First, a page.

AT the Frankston Police Court, on Monday last, E. Edwards proceeded against John Powell, a former estate agent at Edithvale, for the recovery of a debt amounting to £29 5s.
Mr A. W. Foster appeared for Edwards.
Powell promised to pay £1 per week in the meantime and finally settle the debt within six weeks.
Edwards had a second debt case against Frederick Worrall, but as Worrall did not respond when his name was called, Mr Foster asked the Bench to fine him for contempt of court.
He was fined £1 for non-attendance as a necessary witness, and the case was adjourned for six weeks.
MR. H. Prosser, of Red Hill, who has resided in that district for 27 years, believes in the suitability of the Peninsula climate for the growing of strawberries.
In one season he picked 10,000 lbs of the Sunbeam variety, off two acres! Mr. Prosser possesses some apple trees 19 years old which have returned 1800 cases in two seasons.
THE Ayrshire cow, which secured championship honors at the Frankston show last week, brought £35 5s by auction at Dandenong on Wednesday last.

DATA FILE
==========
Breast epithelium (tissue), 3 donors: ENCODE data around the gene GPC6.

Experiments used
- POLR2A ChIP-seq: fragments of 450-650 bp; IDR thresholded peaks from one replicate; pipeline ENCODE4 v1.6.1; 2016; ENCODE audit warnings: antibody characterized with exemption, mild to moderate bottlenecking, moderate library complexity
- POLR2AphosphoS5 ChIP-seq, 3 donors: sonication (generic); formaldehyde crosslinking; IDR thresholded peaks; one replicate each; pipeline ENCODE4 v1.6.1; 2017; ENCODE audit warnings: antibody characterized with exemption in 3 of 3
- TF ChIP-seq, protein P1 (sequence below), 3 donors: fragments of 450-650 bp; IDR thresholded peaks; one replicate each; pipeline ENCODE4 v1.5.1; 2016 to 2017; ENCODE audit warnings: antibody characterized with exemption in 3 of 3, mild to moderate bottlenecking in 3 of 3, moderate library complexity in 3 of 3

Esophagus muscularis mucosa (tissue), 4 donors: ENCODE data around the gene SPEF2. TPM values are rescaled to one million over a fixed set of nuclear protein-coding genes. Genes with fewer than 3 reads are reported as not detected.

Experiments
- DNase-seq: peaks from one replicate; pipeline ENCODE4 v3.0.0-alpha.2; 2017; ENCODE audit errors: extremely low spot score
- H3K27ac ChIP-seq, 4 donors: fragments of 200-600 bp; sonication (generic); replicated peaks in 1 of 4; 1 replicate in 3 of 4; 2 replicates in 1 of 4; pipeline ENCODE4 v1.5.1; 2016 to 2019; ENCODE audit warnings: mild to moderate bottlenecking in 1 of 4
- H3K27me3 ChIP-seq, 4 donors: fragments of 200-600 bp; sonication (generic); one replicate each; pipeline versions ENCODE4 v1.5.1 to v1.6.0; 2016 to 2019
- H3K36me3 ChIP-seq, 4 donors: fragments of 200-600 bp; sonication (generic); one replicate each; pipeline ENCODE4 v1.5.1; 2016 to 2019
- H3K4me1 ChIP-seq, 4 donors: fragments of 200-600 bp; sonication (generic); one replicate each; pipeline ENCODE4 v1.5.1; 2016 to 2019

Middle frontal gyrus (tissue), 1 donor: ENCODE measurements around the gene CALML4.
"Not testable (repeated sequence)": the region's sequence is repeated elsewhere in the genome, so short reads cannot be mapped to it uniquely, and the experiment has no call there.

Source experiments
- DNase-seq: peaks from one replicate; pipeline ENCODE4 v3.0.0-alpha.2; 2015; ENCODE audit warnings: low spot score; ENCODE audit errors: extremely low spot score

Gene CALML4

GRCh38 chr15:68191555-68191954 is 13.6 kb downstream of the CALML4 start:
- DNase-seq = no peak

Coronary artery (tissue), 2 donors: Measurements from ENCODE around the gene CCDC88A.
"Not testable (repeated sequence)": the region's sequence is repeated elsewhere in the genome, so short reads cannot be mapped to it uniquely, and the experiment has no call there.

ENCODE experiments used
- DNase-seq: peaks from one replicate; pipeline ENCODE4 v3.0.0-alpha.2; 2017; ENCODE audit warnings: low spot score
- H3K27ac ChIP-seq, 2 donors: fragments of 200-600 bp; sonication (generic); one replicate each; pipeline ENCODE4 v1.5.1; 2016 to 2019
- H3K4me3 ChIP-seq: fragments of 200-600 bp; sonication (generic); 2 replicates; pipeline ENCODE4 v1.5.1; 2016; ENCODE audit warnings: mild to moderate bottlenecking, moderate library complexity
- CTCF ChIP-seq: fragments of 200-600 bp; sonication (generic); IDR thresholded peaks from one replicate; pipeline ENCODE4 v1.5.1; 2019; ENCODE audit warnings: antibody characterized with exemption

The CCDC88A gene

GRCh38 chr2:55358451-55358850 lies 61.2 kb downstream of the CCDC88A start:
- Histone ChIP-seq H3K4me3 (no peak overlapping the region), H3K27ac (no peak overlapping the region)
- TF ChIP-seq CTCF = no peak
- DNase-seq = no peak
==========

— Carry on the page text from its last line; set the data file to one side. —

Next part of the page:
On Show day, three cows, owned by Mr H. Gamble, at Langwarrin, were struck by lightning and killed instantaneously.
A COMMUNICATION will be made in next issue regarding the forthcoming meeting of the Hastings branch of the Returned Soldiers’ Association.
THE Moorooduc branch of the V.F.U., advertise a Gymkhana on Mornington racecourse, on Wednesday, 8th March.
SIR, I shall esteem it a favor if you will permit me, through your columns, to express grateful thanks to the ladies and gentlemen who so kindly assisted in making a success of the recent concert.
To those ladies who “never weary of well-doing” (Mesdames Barclay and Moloney, also the Misses Box, Hay and Hallenan) special thanks are extended for so kindly supplying board and residence free for the company.
At such a busy time, their action is specially commendable.
Owing to the failure of the electric light, the question of cancelling the concert was considered, but, thanks to the action of Messrs. Clarke, Dodd, Muir, Lyon and Crump (who kindly lent lamps), we were able to carry on.